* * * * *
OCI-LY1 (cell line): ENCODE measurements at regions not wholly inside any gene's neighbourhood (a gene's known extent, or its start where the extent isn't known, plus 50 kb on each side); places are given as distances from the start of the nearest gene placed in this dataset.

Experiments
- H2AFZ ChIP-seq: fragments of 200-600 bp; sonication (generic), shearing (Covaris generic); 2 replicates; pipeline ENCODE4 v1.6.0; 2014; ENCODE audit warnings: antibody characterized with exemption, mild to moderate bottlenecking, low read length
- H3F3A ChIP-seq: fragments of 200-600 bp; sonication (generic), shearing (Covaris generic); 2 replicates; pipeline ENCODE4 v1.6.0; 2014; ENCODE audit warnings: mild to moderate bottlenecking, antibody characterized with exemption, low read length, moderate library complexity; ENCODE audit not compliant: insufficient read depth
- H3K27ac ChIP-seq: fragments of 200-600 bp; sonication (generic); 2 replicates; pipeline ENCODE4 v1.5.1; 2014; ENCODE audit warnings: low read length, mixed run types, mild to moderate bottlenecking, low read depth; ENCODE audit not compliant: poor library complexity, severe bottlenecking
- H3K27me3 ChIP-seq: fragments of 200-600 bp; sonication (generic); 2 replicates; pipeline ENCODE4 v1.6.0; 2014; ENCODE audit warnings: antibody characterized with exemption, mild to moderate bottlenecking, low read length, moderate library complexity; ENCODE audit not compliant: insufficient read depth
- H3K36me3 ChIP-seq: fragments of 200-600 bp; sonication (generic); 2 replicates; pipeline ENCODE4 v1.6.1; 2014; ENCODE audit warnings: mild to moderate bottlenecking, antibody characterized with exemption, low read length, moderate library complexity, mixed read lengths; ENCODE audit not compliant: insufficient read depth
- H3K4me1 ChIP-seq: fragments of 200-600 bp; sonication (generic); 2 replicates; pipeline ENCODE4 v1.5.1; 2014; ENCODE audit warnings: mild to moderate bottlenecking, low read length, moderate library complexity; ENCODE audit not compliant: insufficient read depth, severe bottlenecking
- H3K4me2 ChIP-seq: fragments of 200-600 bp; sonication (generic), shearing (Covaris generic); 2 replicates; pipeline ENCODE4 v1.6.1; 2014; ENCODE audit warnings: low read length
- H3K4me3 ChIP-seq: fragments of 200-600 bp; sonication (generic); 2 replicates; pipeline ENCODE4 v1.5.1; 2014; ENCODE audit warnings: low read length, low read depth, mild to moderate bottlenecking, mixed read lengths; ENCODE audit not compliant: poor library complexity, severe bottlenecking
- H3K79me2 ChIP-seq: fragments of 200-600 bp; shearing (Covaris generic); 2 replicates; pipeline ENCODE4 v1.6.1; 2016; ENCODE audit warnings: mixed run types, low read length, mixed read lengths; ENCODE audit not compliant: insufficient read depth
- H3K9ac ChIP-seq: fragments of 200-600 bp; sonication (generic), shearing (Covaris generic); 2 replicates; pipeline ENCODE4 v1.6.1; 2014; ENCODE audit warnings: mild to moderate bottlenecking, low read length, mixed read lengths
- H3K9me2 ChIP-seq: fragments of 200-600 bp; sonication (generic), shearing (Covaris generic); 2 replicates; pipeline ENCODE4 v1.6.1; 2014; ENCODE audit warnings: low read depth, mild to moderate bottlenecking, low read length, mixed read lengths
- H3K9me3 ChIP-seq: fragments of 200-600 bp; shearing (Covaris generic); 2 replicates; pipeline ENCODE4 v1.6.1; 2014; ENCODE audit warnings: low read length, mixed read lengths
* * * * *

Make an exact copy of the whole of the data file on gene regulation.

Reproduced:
OCI-LY1 (cell line): ENCODE measurements at regions not wholly inside any gene's neighbourhood (a gene's known extent, or its start where the extent isn't known, plus 50 kb on each side); places are given as distances from the start of the nearest gene placed in this dataset.

Experiments
- H2AFZ ChIP-seq: fragments of 200-600 bp; sonication (generic), shearing (Covaris generic); 2 replicates; pipeline ENCODE4 v1.6.0; 2014; ENCODE audit warnings: antibody characterized with exemption, mild to moderate bottlenecking, low read length
- H3F3A ChIP-seq: fragments of 200-600 bp; sonication (generic), shearing (Covaris generic); 2 replicates; pipeline ENCODE4 v1.6.0; 2014; ENCODE audit warnings: mild to moderate bottlenecking, antibody characterized with exemption, low read length, moderate library complexity; ENCODE audit not compliant: insufficient read depth
- H3K27ac ChIP-seq: fragments of 200-600 bp; sonication (generic); 2 replicates; pipeline ENCODE4 v1.5.1; 2014; ENCODE audit warnings: low read length, mixed run types, mild to moderate bottlenecking, low read depth; ENCODE audit not compliant: poor library complexity, severe bottlenecking
- H3K27me3 ChIP-seq: fragments of 200-600 bp; sonication (generic); 2 replicates; pipeline ENCODE4 v1.6.0; 2014; ENCODE audit warnings: antibody characterized with exemption, mild to moderate bottlenecking, low read length, moderate library complexity; ENCODE audit not compliant: insufficient read depth
- H3K36me3 ChIP-seq: fragments of 200-600 bp; sonication (generic); 2 replicates; pipeline ENCODE4 v1.6.1; 2014; ENCODE audit warnings: mild to moderate bottlenecking, antibody characterized with exemption, low read length, moderate library complexity, mixed read lengths; ENCODE audit not compliant: insufficient read depth
- H3K4me1 ChIP-seq: fragments of 200-600 bp; sonication (generic); 2 replicates; pipeline ENCODE4 v1.5.1; 2014; ENCODE audit warnings: mild to moderate bottlenecking, low read length, moderate library complexity; ENCODE audit not compliant: insufficient read depth, severe bottlenecking
- H3K4me2 ChIP-seq: fragments of 200-600 bp; sonication (generic), shearing (Covaris generic); 2 replicates; pipeline ENCODE4 v1.6.1; 2014; ENCODE audit warnings: low read length
- H3K4me3 ChIP-seq: fragments of 200-600 bp; sonication (generic); 2 replicates; pipeline ENCODE4 v1.5.1; 2014; ENCODE audit warnings: low read length, low read depth, mild to moderate bottlenecking, mixed read lengths; ENCODE audit not compliant: poor library complexity, severe bottlenecking
- H3K79me2 ChIP-seq: fragments of 200-600 bp; shearing (Covaris generic); 2 replicates; pipeline ENCODE4 v1.6.1; 2016; ENCODE audit warnings: mixed run types, low read length, mixed read lengths; ENCODE audit not compliant: insufficient read depth
- H3K9ac ChIP-seq: fragments of 200-600 bp; sonication (generic), shearing (Covaris generic); 2 replicates; pipeline ENCODE4 v1.6.1; 2014; ENCODE audit warnings: mild to moderate bottlenecking, low read length, mixed read lengths
- H3K9me2 ChIP-seq: fragments of 200-600 bp; sonication (generic), shearing (Covaris generic); 2 replicates; pipeline ENCODE4 v1.6.1; 2014; ENCODE audit warnings: low read depth, mild to moderate bottlenecking, low read length, mixed read lengths
- H3K9me3 ChIP-seq: fragments of 200-600 bp; shearing (Covaris generic); 2 replicates; pipeline ENCODE4 v1.6.1; 2014; ENCODE audit warnings: low read length, mixed read lengths